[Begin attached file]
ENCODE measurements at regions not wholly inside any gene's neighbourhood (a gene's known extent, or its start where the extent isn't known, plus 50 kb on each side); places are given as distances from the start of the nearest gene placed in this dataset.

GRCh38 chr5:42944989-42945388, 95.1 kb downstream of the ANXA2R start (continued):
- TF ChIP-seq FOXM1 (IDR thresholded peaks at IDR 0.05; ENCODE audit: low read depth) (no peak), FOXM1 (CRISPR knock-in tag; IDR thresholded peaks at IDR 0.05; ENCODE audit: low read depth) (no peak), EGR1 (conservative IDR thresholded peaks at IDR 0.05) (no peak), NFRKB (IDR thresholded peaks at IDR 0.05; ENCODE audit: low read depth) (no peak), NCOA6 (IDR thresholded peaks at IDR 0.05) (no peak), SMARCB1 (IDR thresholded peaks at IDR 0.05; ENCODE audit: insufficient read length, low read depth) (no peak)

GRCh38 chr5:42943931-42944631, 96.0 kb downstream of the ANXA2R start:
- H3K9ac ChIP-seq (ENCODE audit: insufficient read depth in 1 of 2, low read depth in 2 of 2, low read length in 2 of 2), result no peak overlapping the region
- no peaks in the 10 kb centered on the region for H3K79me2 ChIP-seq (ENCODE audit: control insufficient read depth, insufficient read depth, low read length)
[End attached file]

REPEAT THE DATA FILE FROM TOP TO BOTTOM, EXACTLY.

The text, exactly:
ENCODE measurements at regions not wholly inside any gene's neighbourhood (a gene's known extent, or its start where the extent isn't known, plus 50 kb on each side); places are given as distances from the start of the nearest gene placed in this dataset.

GRCh38 chr5:42944989-42945388, 95.1 kb downstream of the ANXA2R start (continued):
- TF ChIP-seq FOXM1 (IDR thresholded peaks at IDR 0.05; ENCODE audit: low read depth) (no peak), FOXM1 (CRISPR knock-in tag; IDR thresholded peaks at IDR 0.05; ENCODE audit: low read depth) (no peak), EGR1 (conservative IDR thresholded peaks at IDR 0.05) (no peak), NFRKB (IDR thresholded peaks at IDR 0.05; ENCODE audit: low read depth) (no peak), NCOA6 (IDR thresholded peaks at IDR 0.05) (no peak), SMARCB1 (IDR thresholded peaks at IDR 0.05; ENCODE audit: insufficient read length, low read depth) (no peak)

GRCh38 chr5:42943931-42944631, 96.0 kb downstream of the ANXA2R start:
- H3K9ac ChIP-seq (ENCODE audit: insufficient read depth in 1 of 2, low read depth in 2 of 2, low read length in 2 of 2), result no peak overlapping the region
- no peaks in the 10 kb centered on the region for H3K79me2 ChIP-seq (ENCODE audit: control insufficient read depth, insufficient read depth, low read length)